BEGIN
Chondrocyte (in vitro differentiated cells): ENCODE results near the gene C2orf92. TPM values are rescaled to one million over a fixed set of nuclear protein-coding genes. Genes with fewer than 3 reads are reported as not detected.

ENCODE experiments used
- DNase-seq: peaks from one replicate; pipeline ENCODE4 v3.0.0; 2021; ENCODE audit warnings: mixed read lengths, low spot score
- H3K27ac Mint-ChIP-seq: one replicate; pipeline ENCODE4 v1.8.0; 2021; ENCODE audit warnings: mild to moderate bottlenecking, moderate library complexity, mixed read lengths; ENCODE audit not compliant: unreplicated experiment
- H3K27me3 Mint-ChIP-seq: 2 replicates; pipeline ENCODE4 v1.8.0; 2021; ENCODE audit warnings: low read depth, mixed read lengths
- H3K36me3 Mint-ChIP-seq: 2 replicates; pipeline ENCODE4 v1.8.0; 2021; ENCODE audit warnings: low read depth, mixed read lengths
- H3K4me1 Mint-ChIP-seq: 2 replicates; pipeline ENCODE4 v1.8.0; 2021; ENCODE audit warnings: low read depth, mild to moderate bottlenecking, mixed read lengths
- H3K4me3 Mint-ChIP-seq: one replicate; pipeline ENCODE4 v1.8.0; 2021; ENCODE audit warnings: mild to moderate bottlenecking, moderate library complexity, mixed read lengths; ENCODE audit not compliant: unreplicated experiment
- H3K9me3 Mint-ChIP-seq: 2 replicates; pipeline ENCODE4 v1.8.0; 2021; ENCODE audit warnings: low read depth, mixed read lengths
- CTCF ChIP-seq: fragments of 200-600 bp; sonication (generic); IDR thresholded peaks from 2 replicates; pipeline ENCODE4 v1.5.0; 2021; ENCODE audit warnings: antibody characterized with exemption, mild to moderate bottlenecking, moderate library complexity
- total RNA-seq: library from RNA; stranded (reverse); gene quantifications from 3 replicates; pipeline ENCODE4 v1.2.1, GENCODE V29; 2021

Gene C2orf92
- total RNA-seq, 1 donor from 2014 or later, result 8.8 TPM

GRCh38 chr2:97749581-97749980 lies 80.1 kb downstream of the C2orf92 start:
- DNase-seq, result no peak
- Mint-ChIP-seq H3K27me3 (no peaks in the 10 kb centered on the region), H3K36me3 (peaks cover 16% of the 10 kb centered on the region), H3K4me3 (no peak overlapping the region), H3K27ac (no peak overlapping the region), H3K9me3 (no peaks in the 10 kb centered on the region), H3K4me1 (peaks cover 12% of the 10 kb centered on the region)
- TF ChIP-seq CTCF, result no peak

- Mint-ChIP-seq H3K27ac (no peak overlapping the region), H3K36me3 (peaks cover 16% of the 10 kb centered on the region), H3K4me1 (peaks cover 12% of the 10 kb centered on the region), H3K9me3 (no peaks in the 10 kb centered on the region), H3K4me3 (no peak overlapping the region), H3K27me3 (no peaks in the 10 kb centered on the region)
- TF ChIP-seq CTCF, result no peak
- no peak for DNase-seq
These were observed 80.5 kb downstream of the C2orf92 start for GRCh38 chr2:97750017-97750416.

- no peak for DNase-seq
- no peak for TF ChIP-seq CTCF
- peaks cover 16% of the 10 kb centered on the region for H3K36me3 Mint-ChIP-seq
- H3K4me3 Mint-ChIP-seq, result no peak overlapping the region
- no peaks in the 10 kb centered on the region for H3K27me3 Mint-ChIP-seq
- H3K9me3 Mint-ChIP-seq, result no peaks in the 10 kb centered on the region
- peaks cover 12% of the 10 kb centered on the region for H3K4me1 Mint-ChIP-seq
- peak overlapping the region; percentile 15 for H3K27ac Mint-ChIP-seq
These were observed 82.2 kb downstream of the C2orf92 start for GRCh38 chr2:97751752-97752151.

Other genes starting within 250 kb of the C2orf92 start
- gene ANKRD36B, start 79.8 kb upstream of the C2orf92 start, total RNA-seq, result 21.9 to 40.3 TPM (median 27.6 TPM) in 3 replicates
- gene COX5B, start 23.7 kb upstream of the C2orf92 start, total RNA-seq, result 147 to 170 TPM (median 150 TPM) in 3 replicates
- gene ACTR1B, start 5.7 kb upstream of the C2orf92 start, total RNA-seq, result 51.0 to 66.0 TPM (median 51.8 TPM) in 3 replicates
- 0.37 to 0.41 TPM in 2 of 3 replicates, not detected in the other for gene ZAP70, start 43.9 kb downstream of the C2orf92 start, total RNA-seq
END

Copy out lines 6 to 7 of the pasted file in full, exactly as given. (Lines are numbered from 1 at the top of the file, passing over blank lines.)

- H3K36me3 Mint-ChIP-seq: 2 replicates; pipeline ENCODE4 v1.8.0; 2021; ENCODE audit warnings: low read depth, mixed read lengths
- H3K4me1 Mint-ChIP-seq: 2 replicates; pipeline ENCODE4 v1.8.0; 2021; ENCODE audit warnings: low read depth, mild to moderate bottlenecking, mixed read lengths